This is one of the fake Macmillan cancer letters made by a teacher who lied and said she had cancer in an attempt to scam £19,000 from a fundraiser.
Keera Brayford, 25, produced fake sick notes from made-up doctors after she told friends and family she had three types of tumours.
The former sociology teacher was only caught when a colleagues at Thomas Sutton Academy in St Helens suspected the documents were forged.
Brayford narrowly avoided jail last week, after a court heard how she invented a non-existent chemotherapy regime and convinced well-wishers to donate cash for new alternative treatments as normal methods ‘had not worked’.
One of her bogus letters said: ‘I am writing to confirm the decision made on the case put forward by Dr N Smith on your behalf in regards to fully funding or part funding your alternative treatments, you have been put forward for, that come to a cost of £120,000.’
The coffee-stained and grammatically incorrect text added: ‘I am pleased to announce that Macmillan Cancer Care Support have made the decision to part fund your treatment, offering £104,000 to put towards your treatments.
‘Once you have secured the remaining amount, please let your Macmillan nurse know and we shall release the funds.
‘As mentioned by D N Smith, there is a time limit of six months to secure the remaining amounts for the treatment.’
Jessica James was one well-wisher who raised money for Brayford, handing over £40 to the Knowsley woman’s cause.
Jessica James donated £40 to the Knowsley woman’s cause and wrote on social media at the time: ‘Keera is an amazing person, so caring and wonderful, she’s going through a horrid experience, and needs all the help she can get to relax and focus on her health – cancer is evil.’
The message was linked to on Brayford’s own JustGiving page which asked: ‘The question was, what would the chemo kill first: the cancer or me.’
But now, after Brayford’s conviction, Ms James told Liverpool Echo: ‘I am shocked, angry and confused. I met Keera when I was about 16 in 2008, I think.
‘We were in the same theatre company, Kaboom. She taught me how to apply eyelashes and do make-up better and comforted me for ages when I was made homeless at 17.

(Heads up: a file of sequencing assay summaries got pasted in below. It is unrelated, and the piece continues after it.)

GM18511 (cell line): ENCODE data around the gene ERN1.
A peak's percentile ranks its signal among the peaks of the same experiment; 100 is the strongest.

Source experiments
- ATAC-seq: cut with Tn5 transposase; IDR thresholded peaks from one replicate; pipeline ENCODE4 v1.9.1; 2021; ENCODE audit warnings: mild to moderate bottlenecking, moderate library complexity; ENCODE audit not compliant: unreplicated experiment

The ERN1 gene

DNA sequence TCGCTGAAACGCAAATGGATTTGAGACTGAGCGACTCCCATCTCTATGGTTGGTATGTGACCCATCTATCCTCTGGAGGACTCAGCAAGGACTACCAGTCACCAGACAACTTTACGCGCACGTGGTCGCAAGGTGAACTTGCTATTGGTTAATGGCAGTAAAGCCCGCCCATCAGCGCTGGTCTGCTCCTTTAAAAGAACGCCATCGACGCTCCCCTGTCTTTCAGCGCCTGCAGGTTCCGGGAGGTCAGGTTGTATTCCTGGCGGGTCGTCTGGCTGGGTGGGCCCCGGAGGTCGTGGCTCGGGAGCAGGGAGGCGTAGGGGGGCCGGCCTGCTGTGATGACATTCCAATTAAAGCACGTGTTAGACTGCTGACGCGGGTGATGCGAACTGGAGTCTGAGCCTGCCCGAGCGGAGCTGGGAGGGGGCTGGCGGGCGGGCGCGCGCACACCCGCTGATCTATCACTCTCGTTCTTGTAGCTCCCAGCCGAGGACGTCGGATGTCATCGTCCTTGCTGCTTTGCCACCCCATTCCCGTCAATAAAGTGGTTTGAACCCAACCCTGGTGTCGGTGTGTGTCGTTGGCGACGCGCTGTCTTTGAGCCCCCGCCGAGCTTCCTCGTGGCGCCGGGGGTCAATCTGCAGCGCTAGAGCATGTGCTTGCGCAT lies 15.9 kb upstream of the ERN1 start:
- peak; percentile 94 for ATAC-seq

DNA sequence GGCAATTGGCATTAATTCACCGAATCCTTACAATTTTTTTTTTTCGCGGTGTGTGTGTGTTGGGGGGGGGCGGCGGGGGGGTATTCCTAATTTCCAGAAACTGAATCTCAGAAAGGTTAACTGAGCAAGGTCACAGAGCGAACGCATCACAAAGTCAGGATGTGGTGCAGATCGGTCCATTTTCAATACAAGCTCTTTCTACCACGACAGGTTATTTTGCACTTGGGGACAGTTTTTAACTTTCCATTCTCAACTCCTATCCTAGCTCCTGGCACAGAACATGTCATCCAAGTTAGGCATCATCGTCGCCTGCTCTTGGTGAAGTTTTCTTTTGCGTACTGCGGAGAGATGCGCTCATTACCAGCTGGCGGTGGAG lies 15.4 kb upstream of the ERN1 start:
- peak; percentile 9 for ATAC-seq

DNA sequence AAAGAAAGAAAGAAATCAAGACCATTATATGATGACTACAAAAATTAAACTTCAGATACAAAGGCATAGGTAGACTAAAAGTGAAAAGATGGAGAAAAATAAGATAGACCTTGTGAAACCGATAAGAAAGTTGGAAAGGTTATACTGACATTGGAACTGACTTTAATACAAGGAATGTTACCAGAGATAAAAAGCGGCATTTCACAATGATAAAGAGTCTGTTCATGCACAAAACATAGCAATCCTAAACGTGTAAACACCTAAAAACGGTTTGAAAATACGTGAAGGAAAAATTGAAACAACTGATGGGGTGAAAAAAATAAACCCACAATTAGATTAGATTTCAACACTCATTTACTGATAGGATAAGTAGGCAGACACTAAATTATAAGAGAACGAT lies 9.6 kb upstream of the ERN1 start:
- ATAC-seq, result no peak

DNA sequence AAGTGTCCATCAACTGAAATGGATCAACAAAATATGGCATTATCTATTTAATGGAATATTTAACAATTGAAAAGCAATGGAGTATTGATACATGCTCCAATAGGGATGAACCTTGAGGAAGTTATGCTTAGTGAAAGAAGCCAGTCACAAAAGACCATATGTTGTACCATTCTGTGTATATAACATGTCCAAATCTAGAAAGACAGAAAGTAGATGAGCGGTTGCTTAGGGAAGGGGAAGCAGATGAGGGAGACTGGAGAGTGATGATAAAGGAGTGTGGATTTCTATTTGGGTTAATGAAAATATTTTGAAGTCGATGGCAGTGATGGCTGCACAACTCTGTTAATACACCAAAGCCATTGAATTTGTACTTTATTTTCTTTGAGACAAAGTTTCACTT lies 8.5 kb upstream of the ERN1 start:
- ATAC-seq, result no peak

‘She was the nicest, sweetest person ever. I’m just heartbroken. I genuinely didn’t believe it when I saw the story. I doubted it fully, I’m still in shock.
‘But I feel like I needed to rant and share my anger, heartbreak and shock.’
A Macmillan Cancer Care spokeswoman declined to comment on the Brayford case, but asked that anyone with concerns regarding fundraising should contact their 9am-5pm support centre.
Brayford managed to fool even her own mum and dad, who were last week supporting their daughter at Liverpool Crown Court.
She made internet Google searches on ‘how to defraud an employer’ as part of her ruse.
Charity fundraising efforts were organised to help her and one man even planned to jump out of a plane to get more cash for her.
She was eventually arrested and charged with fraud.
It transpired her con had begun when she had problems getting time off school to go and get a test for sexually transmitted diseases.
She managed to raise £19,000 and spent £9,000 to pay off her debt. The remaining £10,000 is still with Just Giving.
Brayford, of Cedar Road, Whiston, also used some of the fundraised cash on clothes, and payments to the Very.co.uk online fashion store.
She was handed a two year sentence, suspended for two years, and must complete 35 rehabilitation days.
The St Helens ex-teacher must keep a curfew, meaning she must be indoors between the hours 7pm to 6am. She will also wear an electronic tag for a year.